Iswaran lays out reasons why ministers should wield powers under fake-news laws
SINGAPORE — In deciding who should have the power to issue orders against falsehoods under the proposed fake news laws, there were three main considerations, Communications and Information Minister S Iswaran said.
SINGAPORE — In deciding who should have the power to issue orders against falsehoods under the proposed laws for fake news, there were three main considerations, Communications and Information Minister S Iswaran said.
The person or organisation
has to be able to take swift action against falsehoods that could go viral;
has deep domain knowledge to assess whether it is really a falsehood; and
has to be accountable for the exercise of these powers.
Vesting this authority in ministers, with the availability of judicial review, as proposed in the Protection from Online Falsehoods and Manipulation Bill, best meets all three considerations, he said.
Speaking in Parliament on Wednesday (May 8) during a debate on the Bill, Mr Iswaran noted that there has been much debate over who should wield the powers under the laws.
The Bill proposes to give all government ministers the power to issue a variety of orders, such as directing online news sites to publish corrections to falsehoods.
In extreme cases, they will be able to order the publisher to take down an article or order Internet service providers to disable user access to errant sites.
Ministers will also be able to issue general correction orders. That is, if a false statement has caused or is likely to cause serious harm to the victim’s reputation, a third party such as the mainstream media can be ordered to publish a correction, to draw the public’s attention to the falsity of the statement or to a corrected statement.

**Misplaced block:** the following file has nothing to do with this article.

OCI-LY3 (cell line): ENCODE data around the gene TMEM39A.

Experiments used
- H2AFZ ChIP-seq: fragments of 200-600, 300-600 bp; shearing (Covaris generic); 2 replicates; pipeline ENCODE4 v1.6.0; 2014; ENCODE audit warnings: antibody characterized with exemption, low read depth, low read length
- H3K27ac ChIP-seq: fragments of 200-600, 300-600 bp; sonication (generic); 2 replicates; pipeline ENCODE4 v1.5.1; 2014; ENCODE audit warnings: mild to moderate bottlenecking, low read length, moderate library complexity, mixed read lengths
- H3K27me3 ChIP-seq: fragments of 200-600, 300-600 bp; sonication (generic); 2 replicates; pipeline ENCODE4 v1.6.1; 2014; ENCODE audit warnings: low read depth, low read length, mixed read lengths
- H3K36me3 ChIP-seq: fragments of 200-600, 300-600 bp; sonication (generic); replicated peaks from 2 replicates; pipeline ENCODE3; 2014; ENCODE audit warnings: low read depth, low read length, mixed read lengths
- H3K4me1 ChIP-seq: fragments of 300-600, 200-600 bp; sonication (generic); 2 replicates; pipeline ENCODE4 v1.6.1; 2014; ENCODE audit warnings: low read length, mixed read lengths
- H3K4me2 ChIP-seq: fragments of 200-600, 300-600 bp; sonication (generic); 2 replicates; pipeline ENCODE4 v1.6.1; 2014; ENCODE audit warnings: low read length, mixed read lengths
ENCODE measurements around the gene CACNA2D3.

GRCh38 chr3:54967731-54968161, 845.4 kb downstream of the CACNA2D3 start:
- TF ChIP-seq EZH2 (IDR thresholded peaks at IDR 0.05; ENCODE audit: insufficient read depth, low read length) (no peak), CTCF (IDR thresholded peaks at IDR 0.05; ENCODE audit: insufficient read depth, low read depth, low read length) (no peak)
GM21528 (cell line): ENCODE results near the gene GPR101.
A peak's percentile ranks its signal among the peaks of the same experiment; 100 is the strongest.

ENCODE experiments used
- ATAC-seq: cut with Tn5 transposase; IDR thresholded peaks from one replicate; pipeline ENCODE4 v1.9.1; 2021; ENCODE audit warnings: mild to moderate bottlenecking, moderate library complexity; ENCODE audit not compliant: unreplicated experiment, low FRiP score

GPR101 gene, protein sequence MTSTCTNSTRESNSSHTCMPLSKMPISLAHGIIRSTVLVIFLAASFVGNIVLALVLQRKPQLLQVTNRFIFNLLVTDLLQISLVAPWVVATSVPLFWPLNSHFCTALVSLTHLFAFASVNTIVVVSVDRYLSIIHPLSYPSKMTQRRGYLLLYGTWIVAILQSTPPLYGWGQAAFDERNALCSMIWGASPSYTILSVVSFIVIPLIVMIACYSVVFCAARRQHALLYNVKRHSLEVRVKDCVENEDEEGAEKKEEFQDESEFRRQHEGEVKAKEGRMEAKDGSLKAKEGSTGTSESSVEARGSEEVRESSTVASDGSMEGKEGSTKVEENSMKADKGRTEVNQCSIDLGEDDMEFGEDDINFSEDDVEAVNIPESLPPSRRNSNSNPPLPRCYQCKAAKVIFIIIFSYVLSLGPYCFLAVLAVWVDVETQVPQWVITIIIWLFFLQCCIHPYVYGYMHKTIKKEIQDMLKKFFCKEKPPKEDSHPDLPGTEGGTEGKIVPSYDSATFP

Mr Iswaran argued that goverment ministers are best placed to exercise these powers.
“The minister, supported by his ministry’s officials and resources, would have the requisite domain expertise to make an assessment and act quickly to stem the potential harm arising from an online falsehood,” he said.
Accountability is ensured as aggrieved parties can take action in court against the minister’s decision, and the minister is also answerable in Parliament, he added.
“Therefore, in assigning the powers under the Bill to portfolio ministers, the Bill correctly and — I humbly submit — appropriately locates authority with accountability, supported by the requisite knowledge and expertise to make expeditious decisions which is essential when you are dealing with the virality of online falsehoods.”
ADDITIONAL POWERS TO COMMS AND INFO MINISTER
Nominated MP Lim Sun Sun suggested during the debate that ministers be guided by independent advisory panels.
Mr Iswaran replied that there were no constraints on ministers from consulting or seeking expert views from outside their ministries.
In addition, he said, only the Minister for Communications and Information will be granted certain powers under the Bill, such as blocking funding and access to online locations. This is because the impact of these decisions would go beyond the individual ministries and extend to Internet users, the industry and digital infrastructure.
Mr Iswaran added that a new Protection from Online Falsehoods and Manipulation Act (Pofma) Office would be set up under the Info-communications Media Development Authority to carry out instructions by ministers under the new laws, once they are passed.
“The Pofma Office will support the portfolio ministers with technical advice on the precedents, the types of levers available, their feasibility and their effectiveness,” he said.
Mr Iswaran added that the office would help to ensure the consistent implementation of the laws.
The office would also issue codes of practice to prescribed digital advertising and Internet intermediaries, such as Facebook, to create a safer online environment.
The codes, which are being developed now in consultation with the intermediaries, will prevent and counter the misuse of online accounts and enhance the transparency of political advertising.
Some steps that intermediaries will have to take include using reasonable verification measures to prevent inauthentic accounts or bots from being created or used for malicious activities, and ensuring that political advertisements disclose their sources.
It would also require social media sites to give prominence to credible content over falsehoods.
“The more we can work with technology companies on such upstream systems and processes, the less we will need to take action downstream,” Mr Iswaran said, adding that implementation of the codes would be “targeted and graduated”.